Yes, Apprehended Domestic Violence Order (ADVO) victims may withdraw their statements. However, the decision to continue or halt a case ultimately rests with the police.
Authorities’ Response Withdrawing a Statement in a Domestic Violence Case
The authorities will take the following actions when a victim retracts ADVO statements:
- Assess the situation: Police or courts will examine the circumstances surrounding the victim’s request. They aim to determine whether fear, harassment, or other factors influenced the victim’s decision to withdraw the statement.
- Consider the evidence: In the absence of a victim’s statement, the authorities will examine the remaining evidence to determine if there is still a strong case. If enough evidence exists, the prosecutor may elect to pursue the case.
- Support and protection: The police may provide extra support and protection measures if a victim withdraws a statement out of fear or intimidation.
- Consultation with the victim: If the victim has concerns, the police or court may consult them. The authorities will consider the victim’s wishes, but deciding to proceed or abandon the case rests with them.
Consequence of Withdrawing a Statement in a Domestic Violence Case
The police or court decide how to proceed when a victim withdraws their statement in an ADVO case.
The outcome depends on the reason for withdrawal, the remaining evidence, and the risk to the victim. After a victim withdraws their AVO statement, the following could occur:
Without the victim’s statement, the prosecution may decide to withdraw the charges, and may not pursue the AVO. This indicates that the alleged defendant would not be subject to the order’s restrictions or conditions.
Proceeding with the case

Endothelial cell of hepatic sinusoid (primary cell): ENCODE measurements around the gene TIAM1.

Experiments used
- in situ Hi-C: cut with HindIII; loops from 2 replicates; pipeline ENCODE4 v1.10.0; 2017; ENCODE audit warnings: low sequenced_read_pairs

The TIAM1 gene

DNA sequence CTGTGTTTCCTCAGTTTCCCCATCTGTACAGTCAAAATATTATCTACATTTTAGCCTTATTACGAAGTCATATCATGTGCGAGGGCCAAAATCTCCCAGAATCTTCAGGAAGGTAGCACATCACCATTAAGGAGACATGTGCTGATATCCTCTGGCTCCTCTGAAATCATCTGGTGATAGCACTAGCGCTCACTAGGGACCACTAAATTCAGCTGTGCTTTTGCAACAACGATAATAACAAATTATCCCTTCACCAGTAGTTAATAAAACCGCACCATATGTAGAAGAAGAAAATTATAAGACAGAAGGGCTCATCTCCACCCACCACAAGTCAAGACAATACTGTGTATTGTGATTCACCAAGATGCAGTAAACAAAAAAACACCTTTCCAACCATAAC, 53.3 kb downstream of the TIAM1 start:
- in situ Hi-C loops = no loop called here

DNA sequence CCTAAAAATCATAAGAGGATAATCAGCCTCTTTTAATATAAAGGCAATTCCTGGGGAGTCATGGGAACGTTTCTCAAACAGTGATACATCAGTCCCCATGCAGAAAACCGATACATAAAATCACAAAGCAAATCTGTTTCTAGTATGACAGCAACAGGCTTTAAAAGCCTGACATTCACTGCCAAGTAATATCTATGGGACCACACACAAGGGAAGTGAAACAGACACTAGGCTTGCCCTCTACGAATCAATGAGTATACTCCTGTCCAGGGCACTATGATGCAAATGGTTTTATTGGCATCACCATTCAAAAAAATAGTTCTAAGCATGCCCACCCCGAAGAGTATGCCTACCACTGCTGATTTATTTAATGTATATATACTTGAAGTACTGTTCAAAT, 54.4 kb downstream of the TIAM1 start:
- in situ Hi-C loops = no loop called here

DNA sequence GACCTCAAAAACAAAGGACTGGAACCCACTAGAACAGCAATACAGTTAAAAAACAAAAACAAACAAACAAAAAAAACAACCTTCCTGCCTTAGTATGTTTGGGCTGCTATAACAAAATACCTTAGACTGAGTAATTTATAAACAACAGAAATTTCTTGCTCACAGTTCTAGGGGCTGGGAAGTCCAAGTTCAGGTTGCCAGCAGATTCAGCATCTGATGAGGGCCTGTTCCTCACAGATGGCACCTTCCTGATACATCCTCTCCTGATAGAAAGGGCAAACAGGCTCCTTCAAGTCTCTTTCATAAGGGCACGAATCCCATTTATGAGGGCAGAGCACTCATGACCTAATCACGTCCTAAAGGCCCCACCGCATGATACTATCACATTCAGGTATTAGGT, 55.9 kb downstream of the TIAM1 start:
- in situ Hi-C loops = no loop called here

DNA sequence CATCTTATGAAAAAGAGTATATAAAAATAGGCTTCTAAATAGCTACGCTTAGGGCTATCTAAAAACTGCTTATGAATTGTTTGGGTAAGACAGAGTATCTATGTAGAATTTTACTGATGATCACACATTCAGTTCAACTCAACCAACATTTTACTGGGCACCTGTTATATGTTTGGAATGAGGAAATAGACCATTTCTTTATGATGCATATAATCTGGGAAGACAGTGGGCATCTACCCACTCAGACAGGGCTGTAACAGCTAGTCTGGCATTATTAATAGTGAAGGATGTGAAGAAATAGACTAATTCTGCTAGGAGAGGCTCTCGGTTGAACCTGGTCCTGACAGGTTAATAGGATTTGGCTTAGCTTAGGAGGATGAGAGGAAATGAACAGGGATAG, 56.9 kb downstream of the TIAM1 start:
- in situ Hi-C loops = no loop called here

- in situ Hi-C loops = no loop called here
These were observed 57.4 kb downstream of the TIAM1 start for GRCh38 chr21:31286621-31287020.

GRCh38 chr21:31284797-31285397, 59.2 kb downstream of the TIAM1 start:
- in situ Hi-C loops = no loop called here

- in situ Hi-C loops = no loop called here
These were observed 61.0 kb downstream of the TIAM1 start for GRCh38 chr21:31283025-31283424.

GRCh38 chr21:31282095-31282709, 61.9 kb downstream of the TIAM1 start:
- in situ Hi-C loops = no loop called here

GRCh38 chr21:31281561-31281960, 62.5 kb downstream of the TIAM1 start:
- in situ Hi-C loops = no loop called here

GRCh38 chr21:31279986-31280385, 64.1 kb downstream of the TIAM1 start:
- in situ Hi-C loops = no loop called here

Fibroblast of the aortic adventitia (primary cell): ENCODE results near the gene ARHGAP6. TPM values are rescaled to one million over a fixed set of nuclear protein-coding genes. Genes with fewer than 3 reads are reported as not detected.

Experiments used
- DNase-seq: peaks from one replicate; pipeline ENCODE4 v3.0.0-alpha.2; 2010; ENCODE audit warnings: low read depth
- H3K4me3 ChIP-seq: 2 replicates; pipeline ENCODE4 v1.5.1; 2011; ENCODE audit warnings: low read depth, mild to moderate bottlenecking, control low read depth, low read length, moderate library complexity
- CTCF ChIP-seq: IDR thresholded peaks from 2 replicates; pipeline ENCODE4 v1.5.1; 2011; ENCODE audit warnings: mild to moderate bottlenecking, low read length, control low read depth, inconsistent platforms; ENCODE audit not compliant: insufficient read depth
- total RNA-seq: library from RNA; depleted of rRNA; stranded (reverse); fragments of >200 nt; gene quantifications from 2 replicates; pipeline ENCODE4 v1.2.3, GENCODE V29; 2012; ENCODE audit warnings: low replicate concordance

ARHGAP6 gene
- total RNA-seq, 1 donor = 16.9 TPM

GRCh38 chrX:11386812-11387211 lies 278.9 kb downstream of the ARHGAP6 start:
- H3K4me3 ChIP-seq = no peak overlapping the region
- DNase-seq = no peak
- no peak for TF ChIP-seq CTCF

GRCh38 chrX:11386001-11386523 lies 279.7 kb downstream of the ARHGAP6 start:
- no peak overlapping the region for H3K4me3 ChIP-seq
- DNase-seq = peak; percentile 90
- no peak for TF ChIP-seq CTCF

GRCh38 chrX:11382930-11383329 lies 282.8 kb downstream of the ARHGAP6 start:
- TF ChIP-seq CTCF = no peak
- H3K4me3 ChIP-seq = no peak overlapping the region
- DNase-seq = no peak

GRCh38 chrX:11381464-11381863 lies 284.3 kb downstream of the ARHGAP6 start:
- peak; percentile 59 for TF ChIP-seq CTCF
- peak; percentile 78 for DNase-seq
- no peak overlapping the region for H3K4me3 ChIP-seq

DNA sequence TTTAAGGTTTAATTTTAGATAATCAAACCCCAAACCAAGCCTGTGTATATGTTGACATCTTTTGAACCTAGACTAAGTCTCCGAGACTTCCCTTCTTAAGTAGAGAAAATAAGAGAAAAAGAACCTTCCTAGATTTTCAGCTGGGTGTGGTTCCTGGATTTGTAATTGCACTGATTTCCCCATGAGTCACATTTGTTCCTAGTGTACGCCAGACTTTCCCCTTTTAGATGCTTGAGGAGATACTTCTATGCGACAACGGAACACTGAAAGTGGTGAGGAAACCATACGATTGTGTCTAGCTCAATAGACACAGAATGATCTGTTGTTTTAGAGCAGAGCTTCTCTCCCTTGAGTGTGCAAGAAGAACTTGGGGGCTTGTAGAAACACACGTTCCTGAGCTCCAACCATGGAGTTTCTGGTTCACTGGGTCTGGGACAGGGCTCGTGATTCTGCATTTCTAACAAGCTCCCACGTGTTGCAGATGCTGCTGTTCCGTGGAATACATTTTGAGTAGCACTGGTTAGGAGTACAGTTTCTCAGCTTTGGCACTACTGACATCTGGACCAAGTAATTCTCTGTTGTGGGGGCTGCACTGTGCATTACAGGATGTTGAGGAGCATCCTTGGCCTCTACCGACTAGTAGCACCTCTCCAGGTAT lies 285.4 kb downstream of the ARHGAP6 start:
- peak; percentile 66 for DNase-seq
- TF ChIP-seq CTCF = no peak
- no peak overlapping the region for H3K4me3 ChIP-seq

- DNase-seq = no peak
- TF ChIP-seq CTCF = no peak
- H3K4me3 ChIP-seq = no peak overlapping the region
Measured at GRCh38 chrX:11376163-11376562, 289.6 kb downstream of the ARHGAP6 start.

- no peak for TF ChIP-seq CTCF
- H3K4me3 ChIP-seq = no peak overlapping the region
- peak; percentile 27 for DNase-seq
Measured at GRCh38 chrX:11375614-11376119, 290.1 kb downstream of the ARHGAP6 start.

In many instances, the police pursue the AVO case without the victim’s statement. Evidence from witnesses, physical evidence, or documentation could support the allegations.
Reassessing the victim’s safety
If a victim withdraws a statement due to fear or intimidation, authorities may still attempt to purpose the matter.
This ensures the victim’s safety by providing support, developing a safety plan, or connecting the victim with resources.
Re-evaluating the case
The authorities may collect new evidence or witness testimony as part of their investigation. This may entail interviewing additional witnesses or gathering further documentation.
Negotiating an agreement
In some instances, parties may be able to reach an agreement or resolution without a formal AVO. This may involve negotiating conditions. This includes no-contact orders or consenting to mediation or counselling.
Reasons for Victims Withdrawing Statements in Domestic Violence Cases
A victim in an AVO (Apprehended Violence Order) case may recant a statement for various reasons.
In some situations, for example if the offender intimidated the victim, their family or loved ones, they may be concerned that the offender will want revenge or to harm them further if they do not withdraw their statement.
Family members may press victims not to pursue an AVO out of concern that it will affect their own lives or have negative implications.
Additionally, the victim may feel ashamed or guilty for contributing to the violence or conflict.
Lastly, it is possible that the victim does not fully comprehend the legal process or the gravity of their statement, and as a result they may retract it.
Can the victim get charged if the statement was withdrawn?
The victim will not be charged if they withdraw an AVO statement.
However, they may be charged if the victim makes a false accusation in AVO statement. They can also be accused of perverting the course of justice. This happens when they confess to providing false information or lying in original statement.
Making a fraudulent AVO claim is technically not a crime (since AVOs are orders and not charges). However, false accusations are punishable under section 314 of the NSW Crimes Act 1900.
Question: Can I withdraw my statement in a domestic violence case?
Answer: While it might be possible to withdraw a statement, doing so could have various consequences. This includes:
- potential charges if false information is provided, or
- if the action is seen as perverting the course of justice.
An Apprehended Violence Order or other legal measures may still be pursued even if a victim withdraws their statement.
Need To Withdraw Your AVO Statement?
At Justice Family Lawyers, we understand the complexity of AVOs and ADVOs, and we are committed to providing our clients with the highest quality legal advice and representation.
Our AVO lawyers and practitioners are highly experienced and knowledgeable, and we are committed to helping our clients receive the best possible outcome.